Tuesday, December 18, 2012

Torino and Salone Del Gusto

Enough with the macarons, the tarte tatin and the tapenade. It's time for me to get back to Italy, and I did just that in late October and early November. Immediately following my trip to France, I took a train to Torino (Turin) to revisit one of my favorite Italian cities and spend some time in the exquisitely beautiful countryside of Piedmont, where this picture was taken. I have plenty of posts and enticing recipes for you from the region, but I'll start with a very brief intro to Piedmont's largest city, Torino - and finish with some photos from the Salone Del Gusto, a humongous food event held every two years. 

 The photo below is the Mole Antonelliana, an iconic symbol of this city in Northwest Italy that's often overlooked by tourists. Too bad, because Torino, the capital of Italy for the first four years of its unification in 1861, holds many delights for the tourist, including elegant palaces, a myriad of museums, and some of the best food and wine in all of Italy. The mole Antonelliana was originally conceived as a synagogue, but today it houses an engaging museum of cinema.  

The royal palace, below, was used as a residence for Italy's rulers from the 1500s until the 19th century, including King Victor Emanuele II, leader of the House of Savoy.

The huge piazza was the site of nightly concerts and awards ceremonies for the 2006 winter olympics. During the games, I worked for the city's daily newspaper La Stampa, and would occasionally leave my job early enough to hear performers like Ennio Morricone here in Piazza Castello. For those of you who aren't Italian, you would certainly recognize Morricone from the many film scores he composed, including The Good, The Bad, and The Ugly, and Cinema Paradiso.  He's considered a national treasure in Italy.

 The building in the next photo is called the Palazzo Madama, and is so named because in the 17th century, it was chosen as the favorite residence by Maria Cristina of France, the widow of Victor Amedeus I. It was closed to the public for many years, but it's now a museum where you can see beautiful works of art, from mosaics to ceramics to exquisite paintings.

 Just in case those two palaces didn't suit them, the Savoy family had Stupinigi built in the 18th century, a  "hunting lodge" about 15 minutes by car from the city.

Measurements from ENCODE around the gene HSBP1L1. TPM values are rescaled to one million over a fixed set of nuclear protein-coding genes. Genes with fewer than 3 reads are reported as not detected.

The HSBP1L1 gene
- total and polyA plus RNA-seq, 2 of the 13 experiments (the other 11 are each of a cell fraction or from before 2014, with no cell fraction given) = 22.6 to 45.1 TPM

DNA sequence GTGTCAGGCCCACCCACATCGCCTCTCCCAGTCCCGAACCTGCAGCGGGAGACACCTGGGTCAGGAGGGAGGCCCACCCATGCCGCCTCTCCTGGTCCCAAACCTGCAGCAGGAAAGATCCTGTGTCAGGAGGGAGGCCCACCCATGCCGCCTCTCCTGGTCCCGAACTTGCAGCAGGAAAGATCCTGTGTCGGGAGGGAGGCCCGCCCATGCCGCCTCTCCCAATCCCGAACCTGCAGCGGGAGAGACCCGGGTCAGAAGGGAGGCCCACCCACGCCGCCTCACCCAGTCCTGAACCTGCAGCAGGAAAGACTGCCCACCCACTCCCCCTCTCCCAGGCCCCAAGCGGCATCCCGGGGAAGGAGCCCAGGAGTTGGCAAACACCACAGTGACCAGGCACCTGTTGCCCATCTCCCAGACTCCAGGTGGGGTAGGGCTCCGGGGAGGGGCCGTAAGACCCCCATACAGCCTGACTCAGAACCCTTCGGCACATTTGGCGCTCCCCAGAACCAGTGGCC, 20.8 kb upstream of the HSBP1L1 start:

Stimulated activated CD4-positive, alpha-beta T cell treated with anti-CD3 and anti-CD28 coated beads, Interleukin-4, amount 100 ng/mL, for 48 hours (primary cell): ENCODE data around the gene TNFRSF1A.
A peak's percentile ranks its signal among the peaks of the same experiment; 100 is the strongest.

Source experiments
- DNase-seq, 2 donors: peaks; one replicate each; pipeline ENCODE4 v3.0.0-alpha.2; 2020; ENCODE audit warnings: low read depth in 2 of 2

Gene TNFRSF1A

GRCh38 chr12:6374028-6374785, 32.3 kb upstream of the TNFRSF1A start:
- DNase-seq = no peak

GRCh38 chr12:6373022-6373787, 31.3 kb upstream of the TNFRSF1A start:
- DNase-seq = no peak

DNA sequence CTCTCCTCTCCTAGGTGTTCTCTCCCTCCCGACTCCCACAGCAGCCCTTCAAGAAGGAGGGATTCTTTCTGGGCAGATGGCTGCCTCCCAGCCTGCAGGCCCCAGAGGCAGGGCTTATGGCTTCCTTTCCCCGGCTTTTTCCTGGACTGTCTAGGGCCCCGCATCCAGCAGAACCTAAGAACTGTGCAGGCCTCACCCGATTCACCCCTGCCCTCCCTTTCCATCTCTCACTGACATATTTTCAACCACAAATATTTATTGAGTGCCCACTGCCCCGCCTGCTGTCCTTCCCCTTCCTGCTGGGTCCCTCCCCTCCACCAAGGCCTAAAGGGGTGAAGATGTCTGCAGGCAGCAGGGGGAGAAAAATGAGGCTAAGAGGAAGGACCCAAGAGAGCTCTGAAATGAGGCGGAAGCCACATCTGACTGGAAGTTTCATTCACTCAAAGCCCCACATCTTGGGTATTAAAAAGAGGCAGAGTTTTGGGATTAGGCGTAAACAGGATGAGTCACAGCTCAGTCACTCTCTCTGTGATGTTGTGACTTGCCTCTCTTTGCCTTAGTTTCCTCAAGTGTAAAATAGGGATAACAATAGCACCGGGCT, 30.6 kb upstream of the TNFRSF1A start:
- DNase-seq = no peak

Back in Torino, you can feel like a royal at one of the many elegant cafes in town, including this one --  Baratti & Milano, where the waiters are spiffily dressed.

But even if you're not a king or even a duke, the warmth exuded by people in the city can make you feel like royalty, including this couple -- Maurizio Tassinari and Iva Battistello, who own a wonderful food shop called Sapori. They invited me into their kitchen to watch fresh pasta being made, then served me plateful after plateful, even opening a bottle of wine for me to wash it down with.

  Aside from the memorable meals I ate in restaurants in the city, I had my fill of wonderful food and wines at the biennial Salone del Gusto. This year, the Salone was held in conjunction with Terra Madre, another food extravaganza that brings in food producers from other parts of the world. The combined event, with more than 1,000 exhibitors from 100 countries, was held for five days in the Lingotto, the former Fiat factory,  and you could easily take that long to see it all. Imagine the Jacob Javits Convention Center in New York City multiplied by four. 

Here's a little slide show to give you a taste of what I saw, ate and drank during the 11 hours I spent there:

And since we were walking distance of this place -

  the food emporium that started in Torino, my friend Lilli and I had to stroll over, peruse the aisles and finish the day with a pizza or two.

In the days ahead, I'll be posting more entries from Torino and Le Langhe, including recipes of some of the delicious meals I ate. But the next post will be a detour to Sicily - for the newest menu addition to my traditional "feast of the seven fishes" Christmas eve dinner. Go out buy some Italian pine nuts now - just sayin'.


  1. A town I'd love to visit and a wonderful event!



  2. Already bought my pignoli nuts, since I won't buy them from China anymore!

    It all looks fabulous!
    Calgon....take me away! (remember that commercial?). xo

  3. Oh, but I have always wanted to attend the Salone. It must be grand. O love all your photos - and no kidding about the spiffily dressed waiters!

  4. You my friend travels like no other! I want to go every place you've been! I may be a little biased but Italy is where it's at! Ok, I'll buy some pignoli even though I'm afraid to because of "pine mouth".

  5. Proud Italian Cook - I buy only pignoli from Italy - never from China. Look for the Italian (or Spanish) ones at your Italian specialty food stores.

  6. The slide show enchants and I really needed an armchair tour of Italy - for now. Have pignoli nuts and melting into the computer screen.

  7. oh my, what a fantastic experience. I would be on sensory overload very quickly at the Salone. Imagine all those wonderful foods in one place...amazing. Looking forward to your post about Sicily. I was there years ago and loved it.

  8. sounds like such a fun and interesting visit and these folks look the image of goodness.